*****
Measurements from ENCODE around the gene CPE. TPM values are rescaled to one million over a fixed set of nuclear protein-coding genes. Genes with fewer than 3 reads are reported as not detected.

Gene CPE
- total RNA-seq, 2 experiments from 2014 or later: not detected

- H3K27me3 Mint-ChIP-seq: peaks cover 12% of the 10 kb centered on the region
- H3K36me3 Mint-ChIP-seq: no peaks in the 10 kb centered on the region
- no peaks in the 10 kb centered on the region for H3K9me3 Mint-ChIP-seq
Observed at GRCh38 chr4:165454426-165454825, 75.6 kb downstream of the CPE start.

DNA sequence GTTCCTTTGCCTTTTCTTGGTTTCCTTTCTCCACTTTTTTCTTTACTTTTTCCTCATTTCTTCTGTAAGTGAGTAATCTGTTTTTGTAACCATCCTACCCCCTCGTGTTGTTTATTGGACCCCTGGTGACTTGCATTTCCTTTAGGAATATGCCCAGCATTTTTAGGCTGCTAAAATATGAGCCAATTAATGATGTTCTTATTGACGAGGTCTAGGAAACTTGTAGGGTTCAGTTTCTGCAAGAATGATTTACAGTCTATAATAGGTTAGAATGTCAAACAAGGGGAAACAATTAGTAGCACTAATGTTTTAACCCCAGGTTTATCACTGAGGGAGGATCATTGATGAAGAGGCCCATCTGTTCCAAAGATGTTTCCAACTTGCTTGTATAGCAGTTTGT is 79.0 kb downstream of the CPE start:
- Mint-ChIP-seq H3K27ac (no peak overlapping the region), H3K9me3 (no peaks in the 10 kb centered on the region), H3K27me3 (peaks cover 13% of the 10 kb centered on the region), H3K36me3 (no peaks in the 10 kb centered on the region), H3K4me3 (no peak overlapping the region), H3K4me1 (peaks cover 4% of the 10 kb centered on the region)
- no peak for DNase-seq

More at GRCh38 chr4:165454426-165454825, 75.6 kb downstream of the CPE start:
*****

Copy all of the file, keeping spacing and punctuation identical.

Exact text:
Measurements from ENCODE around the gene CPE. TPM values are rescaled to one million over a fixed set of nuclear protein-coding genes. Genes with fewer than 3 reads are reported as not detected.

Gene CPE
- total RNA-seq, 2 experiments from 2014 or later: not detected

- H3K27me3 Mint-ChIP-seq: peaks cover 12% of the 10 kb centered on the region
- H3K36me3 Mint-ChIP-seq: no peaks in the 10 kb centered on the region
- no peaks in the 10 kb centered on the region for H3K9me3 Mint-ChIP-seq
Observed at GRCh38 chr4:165454426-165454825, 75.6 kb downstream of the CPE start.

DNA sequence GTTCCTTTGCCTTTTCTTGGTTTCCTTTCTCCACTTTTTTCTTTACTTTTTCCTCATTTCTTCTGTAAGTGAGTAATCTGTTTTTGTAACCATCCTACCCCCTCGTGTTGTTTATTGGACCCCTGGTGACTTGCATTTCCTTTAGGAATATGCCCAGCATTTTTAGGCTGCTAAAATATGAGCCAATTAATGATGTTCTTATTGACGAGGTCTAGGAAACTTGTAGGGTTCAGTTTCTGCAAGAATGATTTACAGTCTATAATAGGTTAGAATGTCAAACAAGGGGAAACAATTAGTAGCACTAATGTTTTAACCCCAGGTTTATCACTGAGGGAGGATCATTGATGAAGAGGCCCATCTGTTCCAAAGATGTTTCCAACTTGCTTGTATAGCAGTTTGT is 79.0 kb downstream of the CPE start:
- Mint-ChIP-seq H3K27ac (no peak overlapping the region), H3K9me3 (no peaks in the 10 kb centered on the region), H3K27me3 (peaks cover 13% of the 10 kb centered on the region), H3K36me3 (no peaks in the 10 kb centered on the region), H3K4me3 (no peak overlapping the region), H3K4me1 (peaks cover 4% of the 10 kb centered on the region)
- no peak for DNase-seq

More at GRCh38 chr4:165454426-165454825, 75.6 kb downstream of the CPE start: